United Banned Almost 1,000 Passengers During Pandemic Over Unruly Behavior
September 17, 2021
By Katherine Fung, Newsweek
Almost a thousand passengers have been banned from flying on United Airlines over the course of the pandemic due to issues related to mask mandates and unruly behavior, according to CEO Scott Kirby.
"We've had to ban almost a thousand customers as we've gone throughout the pandemic ... it's a tiny, tiny percent, but if someone's causing a problem, get the airplane on the ground, then just don't have them fly until COVID is over," Kirby told CNN's New Day on Thursday.
Kirby said the airline has instructed flight attendants to hand out cards to maskless passengers that inform them, "you're just going to be banned from flying United Airlines if you don't put [a mask] on."
He said it has been an effective way to avoid putting United flight attendants in danger or into the role of a law enforcement official and has helped deescalate a number of incidents involving unruly passengers.
"The truth is, at United Airlines, we haven't had the kinds of issues that have happened on some other airlines," Kirby said. "Listen, we haven't had zero, but our mask incidents are down 50 percent compared to where they were at the start of the year."
"This is really a testament to our flight attendants," he added. "They've done an amazing job."
Last month, United Airlines became the first major U.S. airline to impose a vaccine mandate for its 67,000 American employees.
Kirby said the company has achieved a high level of compliance, with about 90 percent of United's entire workforce showing proof of their vaccine to the airline. He expects the figure to be higher but he said that some vaccinated workers just haven't uploaded their documents yet.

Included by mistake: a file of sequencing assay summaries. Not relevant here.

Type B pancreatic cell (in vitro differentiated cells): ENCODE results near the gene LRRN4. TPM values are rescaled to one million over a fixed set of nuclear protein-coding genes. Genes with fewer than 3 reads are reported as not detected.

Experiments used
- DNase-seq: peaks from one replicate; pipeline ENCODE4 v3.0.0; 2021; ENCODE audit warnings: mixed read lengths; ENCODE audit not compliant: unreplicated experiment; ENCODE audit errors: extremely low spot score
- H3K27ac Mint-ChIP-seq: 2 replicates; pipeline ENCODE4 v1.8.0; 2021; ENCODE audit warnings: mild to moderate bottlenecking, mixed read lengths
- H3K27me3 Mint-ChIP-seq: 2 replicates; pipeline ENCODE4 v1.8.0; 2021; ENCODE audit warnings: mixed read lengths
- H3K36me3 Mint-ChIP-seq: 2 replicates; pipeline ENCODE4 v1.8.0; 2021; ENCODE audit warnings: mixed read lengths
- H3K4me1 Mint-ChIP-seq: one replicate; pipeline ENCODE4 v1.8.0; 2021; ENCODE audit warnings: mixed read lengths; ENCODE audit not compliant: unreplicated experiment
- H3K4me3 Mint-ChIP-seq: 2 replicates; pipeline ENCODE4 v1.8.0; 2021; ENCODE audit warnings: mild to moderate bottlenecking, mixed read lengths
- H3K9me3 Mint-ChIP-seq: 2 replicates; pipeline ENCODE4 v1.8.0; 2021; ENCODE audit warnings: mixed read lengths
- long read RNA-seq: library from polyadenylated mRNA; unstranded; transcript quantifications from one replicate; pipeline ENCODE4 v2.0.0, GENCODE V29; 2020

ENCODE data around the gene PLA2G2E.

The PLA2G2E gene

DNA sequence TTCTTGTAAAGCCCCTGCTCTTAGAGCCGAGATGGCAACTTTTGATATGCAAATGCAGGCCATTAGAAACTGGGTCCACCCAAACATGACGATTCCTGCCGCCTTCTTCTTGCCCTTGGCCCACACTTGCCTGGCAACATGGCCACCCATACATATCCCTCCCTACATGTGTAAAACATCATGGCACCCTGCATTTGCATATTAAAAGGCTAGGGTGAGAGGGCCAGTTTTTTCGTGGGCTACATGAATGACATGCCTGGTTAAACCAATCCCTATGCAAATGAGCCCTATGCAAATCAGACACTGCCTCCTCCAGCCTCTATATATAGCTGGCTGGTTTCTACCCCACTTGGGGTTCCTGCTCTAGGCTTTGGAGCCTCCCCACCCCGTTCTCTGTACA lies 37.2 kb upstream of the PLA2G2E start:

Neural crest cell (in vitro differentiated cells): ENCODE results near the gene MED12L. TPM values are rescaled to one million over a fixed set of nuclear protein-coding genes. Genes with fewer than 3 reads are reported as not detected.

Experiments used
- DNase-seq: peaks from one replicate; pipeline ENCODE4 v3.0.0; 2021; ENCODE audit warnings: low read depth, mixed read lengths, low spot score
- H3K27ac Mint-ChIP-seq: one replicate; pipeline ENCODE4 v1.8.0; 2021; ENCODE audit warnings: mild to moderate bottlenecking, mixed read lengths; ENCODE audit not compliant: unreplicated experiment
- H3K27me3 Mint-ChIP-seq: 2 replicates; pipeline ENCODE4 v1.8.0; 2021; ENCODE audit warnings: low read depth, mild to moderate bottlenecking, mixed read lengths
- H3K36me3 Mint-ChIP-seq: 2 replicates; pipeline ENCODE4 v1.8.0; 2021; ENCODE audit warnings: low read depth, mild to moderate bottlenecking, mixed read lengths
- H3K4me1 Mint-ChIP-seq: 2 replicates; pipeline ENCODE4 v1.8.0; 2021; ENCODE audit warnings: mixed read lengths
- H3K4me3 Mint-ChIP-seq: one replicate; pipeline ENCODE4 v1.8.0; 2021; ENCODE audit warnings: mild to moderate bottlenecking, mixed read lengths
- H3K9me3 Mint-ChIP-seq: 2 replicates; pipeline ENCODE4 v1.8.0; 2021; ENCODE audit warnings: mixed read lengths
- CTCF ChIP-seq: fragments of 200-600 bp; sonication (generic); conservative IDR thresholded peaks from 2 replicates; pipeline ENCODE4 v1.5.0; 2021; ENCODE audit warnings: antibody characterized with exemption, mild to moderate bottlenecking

Most unvaccinated customer-facing employees with exemptions will be placed on temporary leave beginning September 27 until the airline believes that the virus is no longer at such a high threat level.
Some of United's employees have resigned since the vaccine requirement was announced, but Kirby said those numbers are a "very low number."
"We've had a handful [of resignations]," the CEO said. "The ones I'm aware of are in the single-digit number of people. We're going to have more by the time it finishes, but it's going to be [a] very low number of people who ultimately choose to leave."
On Thursday, Kirby encouraged other employers to impose vaccine mandates, saying it would be the most efficient way to get everyone vaccinated and put an end to the pandemic.
Delta Airlines recently announced that 4,000 of its employees decided to get vaccinated after it announced there would be a $200 surcharge on its health care plan for those who remained unvaccinated.